Ocean Surface Salinity from SMAP
[18-Nov-2015] Meissner, T., Wentz, F., Lagerloef, G., and Le Vine, D.
Presented at the 2015 Aquarius/SAC-D Science Team Meeting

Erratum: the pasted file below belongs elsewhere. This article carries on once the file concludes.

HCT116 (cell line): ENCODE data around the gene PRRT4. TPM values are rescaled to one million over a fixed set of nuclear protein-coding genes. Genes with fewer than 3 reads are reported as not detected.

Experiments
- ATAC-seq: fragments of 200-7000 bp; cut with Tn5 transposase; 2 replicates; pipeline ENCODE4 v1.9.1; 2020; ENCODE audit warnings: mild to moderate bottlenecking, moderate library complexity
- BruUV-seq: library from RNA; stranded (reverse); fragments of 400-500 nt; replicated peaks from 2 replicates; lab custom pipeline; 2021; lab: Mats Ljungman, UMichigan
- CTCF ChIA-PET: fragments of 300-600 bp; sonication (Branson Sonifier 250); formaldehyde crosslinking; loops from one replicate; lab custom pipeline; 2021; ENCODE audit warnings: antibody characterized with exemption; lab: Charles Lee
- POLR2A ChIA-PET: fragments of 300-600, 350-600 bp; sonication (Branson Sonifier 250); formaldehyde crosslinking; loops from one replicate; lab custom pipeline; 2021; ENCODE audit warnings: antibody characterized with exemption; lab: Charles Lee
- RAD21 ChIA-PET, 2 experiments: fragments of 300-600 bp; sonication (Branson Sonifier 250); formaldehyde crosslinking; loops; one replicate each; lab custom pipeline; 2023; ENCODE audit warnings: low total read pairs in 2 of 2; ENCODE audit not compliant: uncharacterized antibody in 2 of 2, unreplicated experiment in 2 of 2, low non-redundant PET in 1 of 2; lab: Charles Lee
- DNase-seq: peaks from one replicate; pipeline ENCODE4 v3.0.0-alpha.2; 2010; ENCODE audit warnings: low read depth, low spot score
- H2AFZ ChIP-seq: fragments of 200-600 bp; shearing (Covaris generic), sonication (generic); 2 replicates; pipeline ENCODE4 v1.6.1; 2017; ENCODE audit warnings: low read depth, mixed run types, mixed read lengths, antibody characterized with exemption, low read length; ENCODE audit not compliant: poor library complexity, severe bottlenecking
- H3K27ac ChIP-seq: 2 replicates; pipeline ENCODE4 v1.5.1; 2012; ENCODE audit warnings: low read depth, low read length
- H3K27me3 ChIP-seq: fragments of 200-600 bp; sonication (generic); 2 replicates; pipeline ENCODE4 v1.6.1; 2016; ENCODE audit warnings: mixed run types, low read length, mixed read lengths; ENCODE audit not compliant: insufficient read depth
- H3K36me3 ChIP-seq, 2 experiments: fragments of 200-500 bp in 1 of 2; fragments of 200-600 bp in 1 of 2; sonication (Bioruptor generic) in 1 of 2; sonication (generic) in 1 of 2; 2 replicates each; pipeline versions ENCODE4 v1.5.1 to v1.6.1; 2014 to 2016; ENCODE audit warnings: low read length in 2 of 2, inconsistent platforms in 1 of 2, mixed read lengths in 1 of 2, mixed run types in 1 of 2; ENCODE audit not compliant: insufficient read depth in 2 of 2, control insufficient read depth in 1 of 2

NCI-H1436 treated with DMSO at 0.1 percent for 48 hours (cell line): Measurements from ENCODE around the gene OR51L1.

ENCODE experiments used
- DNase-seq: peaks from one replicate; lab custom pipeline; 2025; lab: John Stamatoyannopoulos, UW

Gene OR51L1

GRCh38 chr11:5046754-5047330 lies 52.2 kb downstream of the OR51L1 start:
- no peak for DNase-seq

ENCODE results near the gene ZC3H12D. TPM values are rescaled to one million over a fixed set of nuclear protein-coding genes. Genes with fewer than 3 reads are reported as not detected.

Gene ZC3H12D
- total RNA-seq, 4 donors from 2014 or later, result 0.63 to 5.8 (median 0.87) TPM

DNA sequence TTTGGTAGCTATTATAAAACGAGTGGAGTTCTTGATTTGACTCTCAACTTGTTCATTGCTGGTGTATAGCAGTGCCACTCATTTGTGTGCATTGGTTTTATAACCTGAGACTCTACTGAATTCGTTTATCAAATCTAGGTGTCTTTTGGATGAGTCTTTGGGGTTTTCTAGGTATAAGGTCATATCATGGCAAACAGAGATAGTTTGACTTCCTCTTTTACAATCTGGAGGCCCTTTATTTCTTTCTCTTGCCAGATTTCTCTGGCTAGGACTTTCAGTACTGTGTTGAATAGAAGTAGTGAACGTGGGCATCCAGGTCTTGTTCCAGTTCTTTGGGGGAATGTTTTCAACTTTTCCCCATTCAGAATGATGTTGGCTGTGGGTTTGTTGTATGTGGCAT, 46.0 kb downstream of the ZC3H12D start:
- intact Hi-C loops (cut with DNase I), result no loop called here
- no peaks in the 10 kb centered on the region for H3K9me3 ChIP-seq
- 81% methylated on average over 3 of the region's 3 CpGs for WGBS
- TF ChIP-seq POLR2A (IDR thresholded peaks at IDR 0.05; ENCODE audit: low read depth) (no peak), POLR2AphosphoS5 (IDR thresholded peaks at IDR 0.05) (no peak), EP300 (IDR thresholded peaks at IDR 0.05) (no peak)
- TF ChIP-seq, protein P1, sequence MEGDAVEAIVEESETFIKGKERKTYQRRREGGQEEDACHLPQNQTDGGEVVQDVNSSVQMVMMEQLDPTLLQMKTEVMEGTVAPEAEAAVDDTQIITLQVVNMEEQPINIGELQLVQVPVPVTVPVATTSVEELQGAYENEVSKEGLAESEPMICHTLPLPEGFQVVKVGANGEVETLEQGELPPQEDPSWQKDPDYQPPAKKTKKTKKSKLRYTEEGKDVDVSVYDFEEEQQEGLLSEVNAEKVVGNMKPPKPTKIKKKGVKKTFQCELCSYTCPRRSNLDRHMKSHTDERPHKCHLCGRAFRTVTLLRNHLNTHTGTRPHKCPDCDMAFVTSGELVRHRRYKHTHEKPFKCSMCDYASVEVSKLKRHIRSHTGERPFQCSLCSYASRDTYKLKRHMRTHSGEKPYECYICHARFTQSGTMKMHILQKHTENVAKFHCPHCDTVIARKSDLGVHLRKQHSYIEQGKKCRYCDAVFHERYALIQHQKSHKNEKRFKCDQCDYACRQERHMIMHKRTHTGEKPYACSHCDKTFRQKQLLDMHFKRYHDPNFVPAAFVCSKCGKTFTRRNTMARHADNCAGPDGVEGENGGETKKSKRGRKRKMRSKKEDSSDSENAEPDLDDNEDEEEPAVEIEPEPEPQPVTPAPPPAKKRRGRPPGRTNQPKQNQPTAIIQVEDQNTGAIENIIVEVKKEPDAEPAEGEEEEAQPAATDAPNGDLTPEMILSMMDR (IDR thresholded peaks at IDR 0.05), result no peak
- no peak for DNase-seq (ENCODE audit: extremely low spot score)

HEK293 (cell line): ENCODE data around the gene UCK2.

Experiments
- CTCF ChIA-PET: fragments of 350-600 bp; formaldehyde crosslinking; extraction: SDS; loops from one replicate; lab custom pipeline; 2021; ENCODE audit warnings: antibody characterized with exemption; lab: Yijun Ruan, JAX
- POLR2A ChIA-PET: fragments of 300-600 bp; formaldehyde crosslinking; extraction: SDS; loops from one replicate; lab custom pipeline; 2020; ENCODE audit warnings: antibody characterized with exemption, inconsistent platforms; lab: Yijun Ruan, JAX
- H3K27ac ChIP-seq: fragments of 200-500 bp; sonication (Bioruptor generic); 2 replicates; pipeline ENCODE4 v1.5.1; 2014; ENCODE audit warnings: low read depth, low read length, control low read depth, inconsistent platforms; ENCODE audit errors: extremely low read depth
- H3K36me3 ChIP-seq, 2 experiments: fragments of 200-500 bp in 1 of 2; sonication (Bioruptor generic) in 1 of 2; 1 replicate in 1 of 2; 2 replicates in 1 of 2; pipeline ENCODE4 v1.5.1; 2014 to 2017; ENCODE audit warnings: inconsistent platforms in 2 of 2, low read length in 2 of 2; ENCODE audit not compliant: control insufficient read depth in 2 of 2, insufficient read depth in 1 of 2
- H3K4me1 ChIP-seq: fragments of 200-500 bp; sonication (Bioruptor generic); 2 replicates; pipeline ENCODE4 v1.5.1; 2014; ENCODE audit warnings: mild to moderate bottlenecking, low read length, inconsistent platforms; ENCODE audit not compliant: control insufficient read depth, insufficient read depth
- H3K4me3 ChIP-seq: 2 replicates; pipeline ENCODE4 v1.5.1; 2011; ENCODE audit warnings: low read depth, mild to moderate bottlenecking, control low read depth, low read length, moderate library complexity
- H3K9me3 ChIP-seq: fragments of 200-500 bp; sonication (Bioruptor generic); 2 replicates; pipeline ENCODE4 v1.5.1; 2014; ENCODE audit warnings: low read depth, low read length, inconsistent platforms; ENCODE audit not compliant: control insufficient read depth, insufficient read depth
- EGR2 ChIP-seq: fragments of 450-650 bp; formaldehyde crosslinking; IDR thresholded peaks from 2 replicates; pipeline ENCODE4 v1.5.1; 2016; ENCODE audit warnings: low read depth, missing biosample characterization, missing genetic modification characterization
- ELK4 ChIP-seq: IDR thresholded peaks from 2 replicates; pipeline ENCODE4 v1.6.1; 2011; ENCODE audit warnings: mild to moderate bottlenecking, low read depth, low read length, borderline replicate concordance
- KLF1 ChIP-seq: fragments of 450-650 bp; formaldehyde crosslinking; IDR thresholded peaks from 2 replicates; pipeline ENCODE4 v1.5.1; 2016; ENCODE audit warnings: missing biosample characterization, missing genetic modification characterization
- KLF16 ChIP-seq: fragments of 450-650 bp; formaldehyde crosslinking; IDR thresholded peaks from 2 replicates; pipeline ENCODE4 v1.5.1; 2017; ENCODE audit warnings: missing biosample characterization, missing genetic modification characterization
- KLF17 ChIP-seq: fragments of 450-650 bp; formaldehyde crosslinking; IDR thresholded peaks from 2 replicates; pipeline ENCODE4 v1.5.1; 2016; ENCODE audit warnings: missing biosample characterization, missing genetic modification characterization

With the demise of Aquarius the ability of SMAP to measure ocean salinity has gained importance. We discuss the adaption of the Aquarius salinity retrieval algorithm to SMAP and address important differences between the Aquarius and SMAP: 1. The 360 degree look capability of SMAP makes it possible to take observations from the forward and backward looking direction basically at the same instance of time. 2. The spatial resolution of a SMAP radiometer measurement is about 40 km compared with 100 km for Aquarius. This higher resolution is associated with a higher noise for SMAP. Averaging is essential to reduce the noise in order to still achieve the accuracy goal of 0.2 psu. 3. Due to the failure of the radar, SMAP does not provide valuable L-band scatterometer wind speeds. Therefore the SMAP salinity retrieval needs to use wind speeds from WindSat and SSMIS for correcting the surface roughness effect. 4. Other than Aquarius the SMAP antenna is slightly emissive. The emissivity of 1% causes significant spurious biases in the SMAP salinity data that correlate with the physical temperature of the antenna, which depends on solar heating. It is therefore necessary to develop a correction for this emissivity signal.